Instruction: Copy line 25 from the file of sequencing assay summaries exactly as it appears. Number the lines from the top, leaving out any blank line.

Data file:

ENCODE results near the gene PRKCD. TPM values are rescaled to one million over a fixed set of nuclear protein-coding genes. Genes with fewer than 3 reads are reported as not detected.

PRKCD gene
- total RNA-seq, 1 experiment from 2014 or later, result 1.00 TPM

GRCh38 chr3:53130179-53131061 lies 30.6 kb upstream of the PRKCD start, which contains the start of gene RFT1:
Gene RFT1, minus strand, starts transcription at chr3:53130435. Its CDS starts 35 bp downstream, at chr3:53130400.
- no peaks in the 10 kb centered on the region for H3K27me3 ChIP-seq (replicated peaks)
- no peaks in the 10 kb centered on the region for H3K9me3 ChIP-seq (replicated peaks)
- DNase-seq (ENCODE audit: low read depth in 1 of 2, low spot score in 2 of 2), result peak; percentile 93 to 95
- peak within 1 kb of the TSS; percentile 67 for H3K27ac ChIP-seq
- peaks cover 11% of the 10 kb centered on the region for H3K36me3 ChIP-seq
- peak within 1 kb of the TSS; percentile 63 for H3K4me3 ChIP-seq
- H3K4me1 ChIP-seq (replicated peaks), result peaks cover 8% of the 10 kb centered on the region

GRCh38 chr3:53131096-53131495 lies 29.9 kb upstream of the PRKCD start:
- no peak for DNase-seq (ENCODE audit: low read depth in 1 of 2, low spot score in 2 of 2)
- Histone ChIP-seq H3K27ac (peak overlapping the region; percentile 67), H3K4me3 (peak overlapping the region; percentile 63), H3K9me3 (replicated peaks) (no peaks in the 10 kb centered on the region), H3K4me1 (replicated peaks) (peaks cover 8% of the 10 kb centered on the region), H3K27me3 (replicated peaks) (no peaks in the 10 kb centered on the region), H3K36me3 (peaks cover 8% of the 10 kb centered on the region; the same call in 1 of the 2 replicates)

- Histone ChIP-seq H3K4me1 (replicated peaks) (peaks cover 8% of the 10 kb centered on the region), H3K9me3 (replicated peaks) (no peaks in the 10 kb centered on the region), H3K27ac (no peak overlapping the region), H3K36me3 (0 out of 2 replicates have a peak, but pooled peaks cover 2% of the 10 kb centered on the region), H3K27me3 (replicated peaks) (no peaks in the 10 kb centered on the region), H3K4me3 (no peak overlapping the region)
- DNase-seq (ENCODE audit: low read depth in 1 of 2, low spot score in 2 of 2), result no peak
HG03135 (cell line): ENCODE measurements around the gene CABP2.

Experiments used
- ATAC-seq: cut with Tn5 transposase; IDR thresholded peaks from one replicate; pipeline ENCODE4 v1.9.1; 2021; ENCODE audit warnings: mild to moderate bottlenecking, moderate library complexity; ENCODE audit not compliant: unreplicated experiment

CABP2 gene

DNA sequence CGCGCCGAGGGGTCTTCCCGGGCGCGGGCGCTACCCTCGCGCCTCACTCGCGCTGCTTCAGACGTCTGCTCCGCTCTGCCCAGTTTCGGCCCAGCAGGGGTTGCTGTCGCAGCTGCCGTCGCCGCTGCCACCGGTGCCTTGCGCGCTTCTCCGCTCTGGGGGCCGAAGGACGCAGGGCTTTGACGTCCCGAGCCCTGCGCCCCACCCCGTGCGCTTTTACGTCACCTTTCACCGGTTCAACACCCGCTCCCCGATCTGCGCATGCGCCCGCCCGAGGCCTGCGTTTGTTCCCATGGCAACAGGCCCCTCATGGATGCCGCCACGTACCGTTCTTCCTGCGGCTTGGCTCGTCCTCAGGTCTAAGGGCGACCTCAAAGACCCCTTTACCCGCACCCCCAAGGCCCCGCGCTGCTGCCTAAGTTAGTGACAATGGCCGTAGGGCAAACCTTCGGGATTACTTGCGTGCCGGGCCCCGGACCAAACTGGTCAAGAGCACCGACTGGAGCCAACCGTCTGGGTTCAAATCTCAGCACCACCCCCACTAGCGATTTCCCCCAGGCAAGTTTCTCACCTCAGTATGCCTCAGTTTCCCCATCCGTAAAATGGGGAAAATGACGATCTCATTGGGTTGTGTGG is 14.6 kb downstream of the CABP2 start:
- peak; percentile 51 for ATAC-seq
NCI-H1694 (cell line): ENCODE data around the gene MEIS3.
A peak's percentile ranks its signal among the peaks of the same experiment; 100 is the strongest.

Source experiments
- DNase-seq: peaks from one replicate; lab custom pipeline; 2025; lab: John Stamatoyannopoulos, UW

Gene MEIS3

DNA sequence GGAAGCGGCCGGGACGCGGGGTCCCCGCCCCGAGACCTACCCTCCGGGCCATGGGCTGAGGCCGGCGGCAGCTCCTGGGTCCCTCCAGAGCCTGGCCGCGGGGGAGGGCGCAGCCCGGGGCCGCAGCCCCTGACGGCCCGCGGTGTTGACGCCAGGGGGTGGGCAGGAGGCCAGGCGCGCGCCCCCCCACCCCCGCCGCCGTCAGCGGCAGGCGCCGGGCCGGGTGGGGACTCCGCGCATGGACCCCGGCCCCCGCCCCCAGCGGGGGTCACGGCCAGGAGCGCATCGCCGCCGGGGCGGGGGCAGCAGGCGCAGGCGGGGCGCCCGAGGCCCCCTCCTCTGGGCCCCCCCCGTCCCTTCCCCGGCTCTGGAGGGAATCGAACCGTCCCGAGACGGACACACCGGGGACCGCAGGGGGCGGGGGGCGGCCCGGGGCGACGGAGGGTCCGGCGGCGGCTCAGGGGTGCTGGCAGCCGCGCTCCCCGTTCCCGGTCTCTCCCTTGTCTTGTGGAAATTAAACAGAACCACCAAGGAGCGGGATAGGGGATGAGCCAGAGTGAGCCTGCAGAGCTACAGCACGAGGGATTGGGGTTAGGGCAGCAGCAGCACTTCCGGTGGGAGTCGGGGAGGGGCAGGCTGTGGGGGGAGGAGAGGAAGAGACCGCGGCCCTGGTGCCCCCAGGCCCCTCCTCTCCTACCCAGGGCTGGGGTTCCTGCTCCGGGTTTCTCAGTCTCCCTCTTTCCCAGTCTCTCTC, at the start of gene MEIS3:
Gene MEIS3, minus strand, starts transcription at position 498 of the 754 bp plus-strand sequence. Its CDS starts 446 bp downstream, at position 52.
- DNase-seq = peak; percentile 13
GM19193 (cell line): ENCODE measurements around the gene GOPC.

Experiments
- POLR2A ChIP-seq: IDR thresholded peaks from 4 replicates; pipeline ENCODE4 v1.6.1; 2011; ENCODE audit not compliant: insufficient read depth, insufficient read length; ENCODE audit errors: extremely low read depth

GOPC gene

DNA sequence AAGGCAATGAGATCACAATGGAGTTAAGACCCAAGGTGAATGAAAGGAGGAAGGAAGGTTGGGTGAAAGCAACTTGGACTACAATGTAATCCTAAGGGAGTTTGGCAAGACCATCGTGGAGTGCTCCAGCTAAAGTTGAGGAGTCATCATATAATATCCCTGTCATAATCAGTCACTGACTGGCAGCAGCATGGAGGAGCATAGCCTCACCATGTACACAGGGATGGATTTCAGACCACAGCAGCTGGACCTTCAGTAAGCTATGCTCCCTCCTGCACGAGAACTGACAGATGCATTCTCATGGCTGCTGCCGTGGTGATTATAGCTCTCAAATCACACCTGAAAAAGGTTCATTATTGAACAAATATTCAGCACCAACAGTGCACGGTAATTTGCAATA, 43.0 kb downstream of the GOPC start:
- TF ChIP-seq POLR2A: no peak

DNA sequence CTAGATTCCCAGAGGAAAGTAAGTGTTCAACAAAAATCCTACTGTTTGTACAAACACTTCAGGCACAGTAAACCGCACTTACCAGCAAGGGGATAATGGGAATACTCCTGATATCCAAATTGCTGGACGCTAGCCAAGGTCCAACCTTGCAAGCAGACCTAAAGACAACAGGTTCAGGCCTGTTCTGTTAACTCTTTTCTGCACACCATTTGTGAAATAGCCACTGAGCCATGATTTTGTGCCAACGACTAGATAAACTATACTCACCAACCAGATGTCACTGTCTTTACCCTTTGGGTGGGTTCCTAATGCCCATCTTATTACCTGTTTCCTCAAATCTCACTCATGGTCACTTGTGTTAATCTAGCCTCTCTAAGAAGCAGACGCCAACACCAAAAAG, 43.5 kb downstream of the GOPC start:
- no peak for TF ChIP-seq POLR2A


A peak's percentile ranks its signal among the peaks of the same experiment; 100 is the strongest.